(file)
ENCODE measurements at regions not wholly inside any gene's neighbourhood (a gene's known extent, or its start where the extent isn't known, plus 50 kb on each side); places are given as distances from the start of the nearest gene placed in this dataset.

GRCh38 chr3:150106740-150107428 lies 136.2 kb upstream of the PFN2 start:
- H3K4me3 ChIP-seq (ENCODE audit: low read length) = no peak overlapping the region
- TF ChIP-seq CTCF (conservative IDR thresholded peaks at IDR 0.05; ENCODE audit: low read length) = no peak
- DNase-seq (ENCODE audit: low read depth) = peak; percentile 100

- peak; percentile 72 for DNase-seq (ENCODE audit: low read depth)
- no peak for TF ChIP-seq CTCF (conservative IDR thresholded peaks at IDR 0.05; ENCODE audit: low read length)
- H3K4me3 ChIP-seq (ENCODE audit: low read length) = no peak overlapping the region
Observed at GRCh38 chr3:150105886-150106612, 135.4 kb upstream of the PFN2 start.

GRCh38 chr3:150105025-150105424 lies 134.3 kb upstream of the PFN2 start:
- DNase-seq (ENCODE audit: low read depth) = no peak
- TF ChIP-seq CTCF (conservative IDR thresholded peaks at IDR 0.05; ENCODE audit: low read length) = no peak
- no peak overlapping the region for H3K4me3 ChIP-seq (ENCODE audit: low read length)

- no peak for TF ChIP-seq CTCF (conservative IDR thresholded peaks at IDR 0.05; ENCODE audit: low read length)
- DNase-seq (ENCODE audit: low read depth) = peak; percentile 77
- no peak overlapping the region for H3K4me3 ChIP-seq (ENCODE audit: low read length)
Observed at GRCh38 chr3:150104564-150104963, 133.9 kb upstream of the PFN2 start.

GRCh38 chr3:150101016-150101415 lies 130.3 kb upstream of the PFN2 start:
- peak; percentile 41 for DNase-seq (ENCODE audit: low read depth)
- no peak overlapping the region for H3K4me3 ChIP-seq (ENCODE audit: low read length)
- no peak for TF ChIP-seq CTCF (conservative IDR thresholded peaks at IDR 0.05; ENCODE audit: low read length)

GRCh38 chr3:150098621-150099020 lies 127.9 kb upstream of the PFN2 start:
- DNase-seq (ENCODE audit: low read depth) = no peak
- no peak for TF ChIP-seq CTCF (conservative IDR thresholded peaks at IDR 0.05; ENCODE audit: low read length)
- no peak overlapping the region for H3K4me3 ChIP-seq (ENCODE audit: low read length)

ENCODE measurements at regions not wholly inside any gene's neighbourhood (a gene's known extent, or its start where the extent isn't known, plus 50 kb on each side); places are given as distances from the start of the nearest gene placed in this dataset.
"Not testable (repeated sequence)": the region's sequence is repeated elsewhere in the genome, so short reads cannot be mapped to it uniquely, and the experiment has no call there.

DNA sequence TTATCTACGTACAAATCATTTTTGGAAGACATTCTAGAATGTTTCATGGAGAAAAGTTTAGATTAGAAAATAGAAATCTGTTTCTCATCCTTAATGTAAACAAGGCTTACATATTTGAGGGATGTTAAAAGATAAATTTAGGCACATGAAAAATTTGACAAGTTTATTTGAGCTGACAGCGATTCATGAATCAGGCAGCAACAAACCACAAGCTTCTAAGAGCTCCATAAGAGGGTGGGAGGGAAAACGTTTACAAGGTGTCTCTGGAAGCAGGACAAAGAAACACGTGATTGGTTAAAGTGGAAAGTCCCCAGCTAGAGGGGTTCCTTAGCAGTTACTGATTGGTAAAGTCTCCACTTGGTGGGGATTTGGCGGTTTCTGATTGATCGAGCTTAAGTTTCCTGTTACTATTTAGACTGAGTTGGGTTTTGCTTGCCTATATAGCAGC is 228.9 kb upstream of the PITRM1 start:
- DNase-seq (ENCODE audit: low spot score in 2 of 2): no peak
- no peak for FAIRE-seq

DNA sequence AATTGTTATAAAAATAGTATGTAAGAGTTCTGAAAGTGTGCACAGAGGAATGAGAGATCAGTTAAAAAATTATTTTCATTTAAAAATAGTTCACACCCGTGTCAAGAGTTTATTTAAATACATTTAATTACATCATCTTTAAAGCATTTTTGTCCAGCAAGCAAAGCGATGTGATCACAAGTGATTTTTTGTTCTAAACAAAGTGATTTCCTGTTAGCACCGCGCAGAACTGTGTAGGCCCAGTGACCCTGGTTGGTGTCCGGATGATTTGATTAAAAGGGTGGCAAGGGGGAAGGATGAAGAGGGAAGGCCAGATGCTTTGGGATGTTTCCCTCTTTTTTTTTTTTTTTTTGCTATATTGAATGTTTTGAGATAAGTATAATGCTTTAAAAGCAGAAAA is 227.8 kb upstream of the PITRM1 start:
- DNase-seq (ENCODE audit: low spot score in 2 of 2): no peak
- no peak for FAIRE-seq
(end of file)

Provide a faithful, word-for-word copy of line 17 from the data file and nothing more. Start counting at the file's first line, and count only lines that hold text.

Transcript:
Observed at GRCh38 chr3:150104564-150104963, 133.9 kb upstream of the PFN2 start.